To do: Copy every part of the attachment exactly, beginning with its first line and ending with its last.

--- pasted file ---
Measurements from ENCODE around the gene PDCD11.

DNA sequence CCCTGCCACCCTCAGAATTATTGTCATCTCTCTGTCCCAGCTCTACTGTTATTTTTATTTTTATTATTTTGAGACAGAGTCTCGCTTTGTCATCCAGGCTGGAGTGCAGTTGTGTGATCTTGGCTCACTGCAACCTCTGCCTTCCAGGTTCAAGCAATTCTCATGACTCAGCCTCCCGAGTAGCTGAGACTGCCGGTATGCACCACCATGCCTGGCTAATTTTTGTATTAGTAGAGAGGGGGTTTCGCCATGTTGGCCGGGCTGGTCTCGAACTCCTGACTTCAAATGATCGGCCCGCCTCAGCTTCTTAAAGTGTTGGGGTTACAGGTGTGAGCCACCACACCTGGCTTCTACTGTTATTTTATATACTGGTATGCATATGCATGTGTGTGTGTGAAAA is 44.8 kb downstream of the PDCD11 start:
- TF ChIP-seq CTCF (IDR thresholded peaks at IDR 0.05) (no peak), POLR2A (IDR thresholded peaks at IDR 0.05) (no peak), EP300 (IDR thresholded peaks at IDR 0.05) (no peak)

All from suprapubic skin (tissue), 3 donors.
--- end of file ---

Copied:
Measurements from ENCODE around the gene PDCD11.

DNA sequence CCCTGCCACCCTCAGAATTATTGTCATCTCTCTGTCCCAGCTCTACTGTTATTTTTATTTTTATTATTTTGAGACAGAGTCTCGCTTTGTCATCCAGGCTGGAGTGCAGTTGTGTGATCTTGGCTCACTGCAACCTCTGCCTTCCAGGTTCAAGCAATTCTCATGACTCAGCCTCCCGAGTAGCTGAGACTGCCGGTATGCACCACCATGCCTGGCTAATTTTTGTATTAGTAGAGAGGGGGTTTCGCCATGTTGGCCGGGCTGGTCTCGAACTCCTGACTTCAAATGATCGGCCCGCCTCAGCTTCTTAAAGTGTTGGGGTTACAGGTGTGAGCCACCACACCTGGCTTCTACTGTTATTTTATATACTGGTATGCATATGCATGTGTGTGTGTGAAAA is 44.8 kb downstream of the PDCD11 start:
- TF ChIP-seq CTCF (IDR thresholded peaks at IDR 0.05) (no peak), POLR2A (IDR thresholded peaks at IDR 0.05) (no peak), EP300 (IDR thresholded peaks at IDR 0.05) (no peak)

All from suprapubic skin (tissue), 3 donors.